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intense heat, in consequence of the same perturbing influences which affect the solar flames, and produce the spots themselves. It certainly seems, from experiments which have been made at Greenwich, that the heat received by the earth each year is not constant, but varies in such a manner as to indicate that the cause of change lies without the earth. It will very probably be found, not indeed that sun-spots cause an excess of heat (any more than comets do), but that the same causes which produce sun-spots excite the sun to a degree of greater activity, and that thus the years of many sun-spots are years of great heat. There would be nothing very surprising or novel in such a conclusion, nor would it be in the least degree inconsistent with the views of those who have maintained (like Sir J. Herschel) that man cannot hope to obtain from solar observations any means of predicting the weather. As he himself said, in a passage which has been coolly appropriated by supporters of the contrary doctrine: "Looking to the sun as the great source of all meteorological action it might most reasonably be expected that such indications" (as sun-spots)" of an activity of some sort going on in its very photosphere, in the actual visible laboratory of its light and heat, would correspond to some difference in its supply of both; which recurring periodically, at stated intervals, must, one would think, manifest itself in some effect or other on our weather and climates." But he went on to say, "Such, however, does not yet appear to be the case." Even if it were certainly shown, instead of the contrary, that disturbances in the earth's atmosphere follow the eleven-year solar period, the fact could only be discovered by terrestrial observations. To know that the sun was affected by changes having the same period, not merely in length, but maximum for maximum, and minimum for minimum, would be in itself interesting, but it would not in the slightest degree help us to a knowledge of coming terrestrial weather. We cannot possibly have better evidence from the sun than we can obtain from the earth.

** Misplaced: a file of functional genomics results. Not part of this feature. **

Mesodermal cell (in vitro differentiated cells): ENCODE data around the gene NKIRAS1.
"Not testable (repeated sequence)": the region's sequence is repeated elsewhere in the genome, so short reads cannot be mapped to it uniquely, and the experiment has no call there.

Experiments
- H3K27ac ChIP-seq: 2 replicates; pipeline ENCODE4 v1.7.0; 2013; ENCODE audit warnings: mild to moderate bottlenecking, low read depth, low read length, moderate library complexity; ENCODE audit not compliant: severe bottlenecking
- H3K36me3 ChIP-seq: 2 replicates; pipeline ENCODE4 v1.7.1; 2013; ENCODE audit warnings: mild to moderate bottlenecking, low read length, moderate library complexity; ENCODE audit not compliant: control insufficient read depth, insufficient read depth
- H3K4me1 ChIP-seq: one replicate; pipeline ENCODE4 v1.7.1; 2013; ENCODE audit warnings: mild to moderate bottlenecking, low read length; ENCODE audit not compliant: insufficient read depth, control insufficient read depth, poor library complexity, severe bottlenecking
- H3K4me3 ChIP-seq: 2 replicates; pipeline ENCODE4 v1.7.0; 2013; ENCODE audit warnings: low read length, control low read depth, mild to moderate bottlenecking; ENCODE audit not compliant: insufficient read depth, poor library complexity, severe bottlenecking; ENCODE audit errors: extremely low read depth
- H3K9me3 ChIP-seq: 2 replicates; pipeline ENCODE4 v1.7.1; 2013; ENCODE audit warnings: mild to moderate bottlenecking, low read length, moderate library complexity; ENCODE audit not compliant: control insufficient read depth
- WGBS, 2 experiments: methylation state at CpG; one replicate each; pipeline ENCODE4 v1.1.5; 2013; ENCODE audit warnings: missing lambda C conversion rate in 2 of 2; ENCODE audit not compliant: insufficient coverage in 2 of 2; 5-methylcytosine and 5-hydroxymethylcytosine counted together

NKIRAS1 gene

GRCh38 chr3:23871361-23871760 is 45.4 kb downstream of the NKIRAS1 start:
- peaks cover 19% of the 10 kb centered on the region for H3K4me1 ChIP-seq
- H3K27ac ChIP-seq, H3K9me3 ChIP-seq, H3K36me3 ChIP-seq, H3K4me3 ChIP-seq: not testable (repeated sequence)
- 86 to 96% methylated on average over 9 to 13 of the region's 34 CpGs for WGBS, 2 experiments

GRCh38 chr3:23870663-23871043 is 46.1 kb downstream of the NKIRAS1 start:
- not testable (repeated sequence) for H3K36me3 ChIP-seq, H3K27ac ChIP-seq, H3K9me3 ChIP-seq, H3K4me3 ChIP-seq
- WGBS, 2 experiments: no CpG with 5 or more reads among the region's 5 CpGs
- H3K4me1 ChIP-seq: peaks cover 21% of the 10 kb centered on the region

Even if we knew certainly in what year to expect cyclones in particular regions, we should not gain much by the knowledge. We know now in what months they are most likely to rage, but the knowledge does not avail to enable men to provide against the destructive effects which a cyclone produces when it does come. Nothing but a knowledge of the very time and place where the cyclone was to be expected would have enabled the inhabitants of the region lately devastated to have saved themselves from its effects. Now if there is any hope that men will be able one day to predict beforehand the time and place of a great cyclone or hurricane, it surely must be by carefully examining the records of storms which have occurred on the earth, not by observations on the sunspots, whose most marked and characteristic period has not yet been satisfactorily associated with any phenomena of our earth, except those of terrestrial magnetism.